Jan 1 2014, 2:22pm CST | by Forbes
After months of wrangling, Fiat SpA and a United Auto Workers trust fund agreed to a $4.35 billion deal for the Italian car maker to buy the remaining stake in Chrysler Group LLC, setting up a merger to create the world’s seventh-largest automaker.
Fiat and the UAW retiree health-care trust have shared ownership of Auburn Hills, Mich.-based Chrysler since its 2009 bankruptcy. Fiat, which already holds 58.5 percent of Chrysler, has long wanted to acquire the remaining stake, but the two sides have been fighting over what is a fair price.
Under the settlement, Turin, Italy,-based Fiat will pay the trust $1.75 billion in cash, and Chrysler will contribute $1.9 billion through a special dividend to complete the transaction for the remaining 41.5 percent stake. The deal is expected to close by Jan. 20. In addition to the price for the stake, Chrysler agreed to pay the trust $700 million in four annual installments, with the first to be made when the deal closes.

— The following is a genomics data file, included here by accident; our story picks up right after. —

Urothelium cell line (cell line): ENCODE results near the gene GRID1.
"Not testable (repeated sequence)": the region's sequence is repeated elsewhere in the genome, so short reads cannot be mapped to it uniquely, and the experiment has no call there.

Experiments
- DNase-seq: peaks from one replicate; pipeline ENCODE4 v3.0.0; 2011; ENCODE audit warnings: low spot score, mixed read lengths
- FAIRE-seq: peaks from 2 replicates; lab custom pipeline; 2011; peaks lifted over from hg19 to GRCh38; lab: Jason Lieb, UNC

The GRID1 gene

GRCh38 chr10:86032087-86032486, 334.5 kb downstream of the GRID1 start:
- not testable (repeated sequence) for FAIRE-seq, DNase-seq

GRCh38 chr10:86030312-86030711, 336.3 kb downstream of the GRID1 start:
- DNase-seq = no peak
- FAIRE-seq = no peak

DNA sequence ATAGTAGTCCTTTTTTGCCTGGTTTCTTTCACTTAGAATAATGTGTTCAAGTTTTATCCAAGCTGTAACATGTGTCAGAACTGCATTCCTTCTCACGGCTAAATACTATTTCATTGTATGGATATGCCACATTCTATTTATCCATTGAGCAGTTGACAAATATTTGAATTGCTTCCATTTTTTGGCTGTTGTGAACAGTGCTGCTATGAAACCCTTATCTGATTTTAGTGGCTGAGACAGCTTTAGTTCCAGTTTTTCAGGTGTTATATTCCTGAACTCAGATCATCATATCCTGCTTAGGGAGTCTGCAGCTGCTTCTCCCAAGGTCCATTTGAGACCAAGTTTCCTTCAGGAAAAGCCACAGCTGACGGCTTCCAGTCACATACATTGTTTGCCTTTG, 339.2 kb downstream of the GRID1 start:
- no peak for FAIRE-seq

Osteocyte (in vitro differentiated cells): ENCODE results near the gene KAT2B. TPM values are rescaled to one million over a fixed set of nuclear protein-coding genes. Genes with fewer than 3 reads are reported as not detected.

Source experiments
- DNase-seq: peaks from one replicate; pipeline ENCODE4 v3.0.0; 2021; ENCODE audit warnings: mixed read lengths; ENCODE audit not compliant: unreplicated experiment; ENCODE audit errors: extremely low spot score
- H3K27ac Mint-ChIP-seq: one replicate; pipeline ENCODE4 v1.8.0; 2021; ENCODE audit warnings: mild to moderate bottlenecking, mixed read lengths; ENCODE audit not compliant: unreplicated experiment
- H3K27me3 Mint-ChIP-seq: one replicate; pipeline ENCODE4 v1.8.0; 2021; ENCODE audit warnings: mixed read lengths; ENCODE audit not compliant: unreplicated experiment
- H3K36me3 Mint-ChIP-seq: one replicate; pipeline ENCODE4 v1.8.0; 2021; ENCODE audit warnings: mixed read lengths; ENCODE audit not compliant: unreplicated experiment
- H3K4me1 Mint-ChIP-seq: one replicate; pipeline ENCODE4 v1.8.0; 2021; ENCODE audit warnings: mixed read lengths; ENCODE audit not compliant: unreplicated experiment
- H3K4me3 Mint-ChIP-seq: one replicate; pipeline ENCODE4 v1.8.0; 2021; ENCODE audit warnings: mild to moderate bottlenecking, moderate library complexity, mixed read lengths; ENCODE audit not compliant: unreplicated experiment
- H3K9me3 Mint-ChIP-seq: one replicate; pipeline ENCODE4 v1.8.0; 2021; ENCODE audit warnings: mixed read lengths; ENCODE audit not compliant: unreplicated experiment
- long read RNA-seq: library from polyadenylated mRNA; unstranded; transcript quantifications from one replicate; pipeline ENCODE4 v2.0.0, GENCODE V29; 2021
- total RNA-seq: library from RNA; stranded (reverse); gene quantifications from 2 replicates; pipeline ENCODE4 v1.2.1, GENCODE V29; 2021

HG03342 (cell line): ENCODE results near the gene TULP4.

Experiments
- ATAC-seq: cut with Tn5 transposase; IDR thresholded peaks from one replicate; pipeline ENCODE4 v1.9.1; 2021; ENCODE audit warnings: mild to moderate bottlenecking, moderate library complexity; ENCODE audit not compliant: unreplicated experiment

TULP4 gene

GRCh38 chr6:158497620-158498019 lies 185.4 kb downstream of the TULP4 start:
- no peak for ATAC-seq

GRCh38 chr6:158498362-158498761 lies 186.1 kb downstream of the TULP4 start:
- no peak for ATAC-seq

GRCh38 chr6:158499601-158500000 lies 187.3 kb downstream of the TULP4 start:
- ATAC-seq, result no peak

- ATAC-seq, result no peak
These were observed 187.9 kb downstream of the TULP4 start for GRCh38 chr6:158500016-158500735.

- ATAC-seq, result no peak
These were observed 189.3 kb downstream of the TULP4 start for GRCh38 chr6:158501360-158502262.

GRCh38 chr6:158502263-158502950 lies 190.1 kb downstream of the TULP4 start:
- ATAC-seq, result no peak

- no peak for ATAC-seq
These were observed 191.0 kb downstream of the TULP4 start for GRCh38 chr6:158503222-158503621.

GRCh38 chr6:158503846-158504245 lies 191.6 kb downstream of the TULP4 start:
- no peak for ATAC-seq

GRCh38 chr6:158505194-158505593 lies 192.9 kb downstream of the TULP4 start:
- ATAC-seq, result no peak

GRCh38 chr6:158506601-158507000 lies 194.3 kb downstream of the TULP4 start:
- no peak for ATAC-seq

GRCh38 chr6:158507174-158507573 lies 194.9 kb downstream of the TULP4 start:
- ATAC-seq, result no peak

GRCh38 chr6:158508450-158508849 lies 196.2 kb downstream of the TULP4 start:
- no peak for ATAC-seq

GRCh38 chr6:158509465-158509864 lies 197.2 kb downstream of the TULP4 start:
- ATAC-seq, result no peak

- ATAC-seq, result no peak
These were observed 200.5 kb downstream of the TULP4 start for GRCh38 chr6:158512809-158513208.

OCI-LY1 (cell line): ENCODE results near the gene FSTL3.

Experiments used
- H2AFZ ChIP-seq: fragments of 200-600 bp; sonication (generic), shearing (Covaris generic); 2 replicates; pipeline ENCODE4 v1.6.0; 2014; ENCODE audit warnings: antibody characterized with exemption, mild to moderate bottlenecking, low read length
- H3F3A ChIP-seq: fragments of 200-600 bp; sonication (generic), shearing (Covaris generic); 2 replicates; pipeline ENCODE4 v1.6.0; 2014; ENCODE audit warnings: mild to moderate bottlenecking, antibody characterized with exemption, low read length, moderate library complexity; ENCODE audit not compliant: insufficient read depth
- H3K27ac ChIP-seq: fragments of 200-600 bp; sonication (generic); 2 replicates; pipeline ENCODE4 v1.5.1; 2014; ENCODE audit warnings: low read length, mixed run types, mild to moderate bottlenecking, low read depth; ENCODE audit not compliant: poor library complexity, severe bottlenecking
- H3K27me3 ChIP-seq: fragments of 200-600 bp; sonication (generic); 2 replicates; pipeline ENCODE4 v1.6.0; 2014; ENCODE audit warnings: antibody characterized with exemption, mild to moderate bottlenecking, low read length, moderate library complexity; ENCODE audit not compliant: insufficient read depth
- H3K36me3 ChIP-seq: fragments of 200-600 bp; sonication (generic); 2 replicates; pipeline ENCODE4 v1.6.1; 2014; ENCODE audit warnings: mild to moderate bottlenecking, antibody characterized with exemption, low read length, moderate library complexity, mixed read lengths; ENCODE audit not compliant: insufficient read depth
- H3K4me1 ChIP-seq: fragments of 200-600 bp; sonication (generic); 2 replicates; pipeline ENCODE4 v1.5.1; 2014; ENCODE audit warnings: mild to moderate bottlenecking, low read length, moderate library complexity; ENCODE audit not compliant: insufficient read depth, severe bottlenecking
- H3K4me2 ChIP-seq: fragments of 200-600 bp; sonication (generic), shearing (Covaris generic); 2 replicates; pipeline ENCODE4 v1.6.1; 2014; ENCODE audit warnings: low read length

“In the life of every major organization and its people, there are defining moments that go down in the history books,” Sergio Marchionne, chief executive of both carmakers, said in the statement. “For Fiat and Chrysler, the agreement just reached with the VEBA is clearly one of those moments.”
“I have been looking forward to this day from the very moment that we were chosen to assist in the rebuilding of a vibrant Chrysler back in 2009” said John Elkann, Chairman of Fiat. “The work, commitment and achievement I have witnessed from Chrysler over the past four and a half years is nothing short of exceptional,” he added.
Marchionne’s vision since taking control of Fiat in 2004 has been to create a global automaker with the scale to challenge industry leaders General Motors, Volkswagen AG and Toyota Motor. The full combination of Fiat and Chrysler would create the world’s seventh largest automakers.
As part of the deal, Fiat and the UAW trust agreed to abandon their ongoing court fight over the value of a portion of the trust’s stake. Nor is a planned public stock offering by Chrysler expected to proceed.
Source: Forbes Auto
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